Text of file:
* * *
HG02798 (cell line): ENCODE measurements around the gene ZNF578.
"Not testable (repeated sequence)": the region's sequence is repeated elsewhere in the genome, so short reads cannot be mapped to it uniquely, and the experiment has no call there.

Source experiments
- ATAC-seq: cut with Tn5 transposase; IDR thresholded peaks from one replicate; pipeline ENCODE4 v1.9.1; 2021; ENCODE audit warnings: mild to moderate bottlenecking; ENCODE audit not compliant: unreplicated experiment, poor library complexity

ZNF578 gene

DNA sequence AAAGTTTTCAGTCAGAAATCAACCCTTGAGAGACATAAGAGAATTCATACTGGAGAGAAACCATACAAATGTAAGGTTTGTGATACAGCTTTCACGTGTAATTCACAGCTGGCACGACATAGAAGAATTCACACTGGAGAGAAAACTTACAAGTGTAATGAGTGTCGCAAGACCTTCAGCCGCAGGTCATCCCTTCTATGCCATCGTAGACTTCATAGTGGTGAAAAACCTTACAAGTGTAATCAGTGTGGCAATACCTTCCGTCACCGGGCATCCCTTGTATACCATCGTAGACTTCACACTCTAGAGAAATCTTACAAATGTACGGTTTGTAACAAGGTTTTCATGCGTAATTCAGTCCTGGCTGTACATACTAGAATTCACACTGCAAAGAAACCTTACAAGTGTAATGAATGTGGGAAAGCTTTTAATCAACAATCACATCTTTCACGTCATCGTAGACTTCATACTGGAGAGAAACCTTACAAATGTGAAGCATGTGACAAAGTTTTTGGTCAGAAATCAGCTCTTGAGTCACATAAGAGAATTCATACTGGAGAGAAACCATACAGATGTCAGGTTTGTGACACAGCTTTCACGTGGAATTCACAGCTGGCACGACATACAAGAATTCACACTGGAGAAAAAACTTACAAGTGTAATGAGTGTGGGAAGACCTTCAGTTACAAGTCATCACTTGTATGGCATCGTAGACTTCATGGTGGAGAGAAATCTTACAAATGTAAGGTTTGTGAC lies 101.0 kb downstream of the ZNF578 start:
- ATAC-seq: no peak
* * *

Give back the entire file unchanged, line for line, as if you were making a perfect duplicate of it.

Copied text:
HG02798 (cell line): ENCODE measurements around the gene ZNF578.
"Not testable (repeated sequence)": the region's sequence is repeated elsewhere in the genome, so short reads cannot be mapped to it uniquely, and the experiment has no call there.

Source experiments
- ATAC-seq: cut with Tn5 transposase; IDR thresholded peaks from one replicate; pipeline ENCODE4 v1.9.1; 2021; ENCODE audit warnings: mild to moderate bottlenecking; ENCODE audit not compliant: unreplicated experiment, poor library complexity

ZNF578 gene

DNA sequence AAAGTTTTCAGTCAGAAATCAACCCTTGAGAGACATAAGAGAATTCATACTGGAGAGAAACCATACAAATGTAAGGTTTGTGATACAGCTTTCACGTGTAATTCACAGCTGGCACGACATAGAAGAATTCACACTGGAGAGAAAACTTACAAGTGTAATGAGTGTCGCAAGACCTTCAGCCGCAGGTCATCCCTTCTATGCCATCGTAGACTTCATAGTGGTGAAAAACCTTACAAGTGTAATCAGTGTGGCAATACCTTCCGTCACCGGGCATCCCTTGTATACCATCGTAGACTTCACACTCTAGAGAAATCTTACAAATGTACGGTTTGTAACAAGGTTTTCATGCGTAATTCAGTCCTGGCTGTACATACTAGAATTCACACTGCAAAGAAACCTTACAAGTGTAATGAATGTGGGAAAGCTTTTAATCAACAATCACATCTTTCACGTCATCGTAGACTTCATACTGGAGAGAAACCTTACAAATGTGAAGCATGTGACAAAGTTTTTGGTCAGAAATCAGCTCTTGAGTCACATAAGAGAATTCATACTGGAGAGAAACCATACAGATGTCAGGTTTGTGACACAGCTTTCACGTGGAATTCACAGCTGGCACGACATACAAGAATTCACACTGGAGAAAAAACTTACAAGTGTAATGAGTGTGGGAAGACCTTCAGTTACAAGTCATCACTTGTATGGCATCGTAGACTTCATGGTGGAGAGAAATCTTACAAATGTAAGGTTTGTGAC lies 101.0 kb downstream of the ZNF578 start:
- ATAC-seq: no peak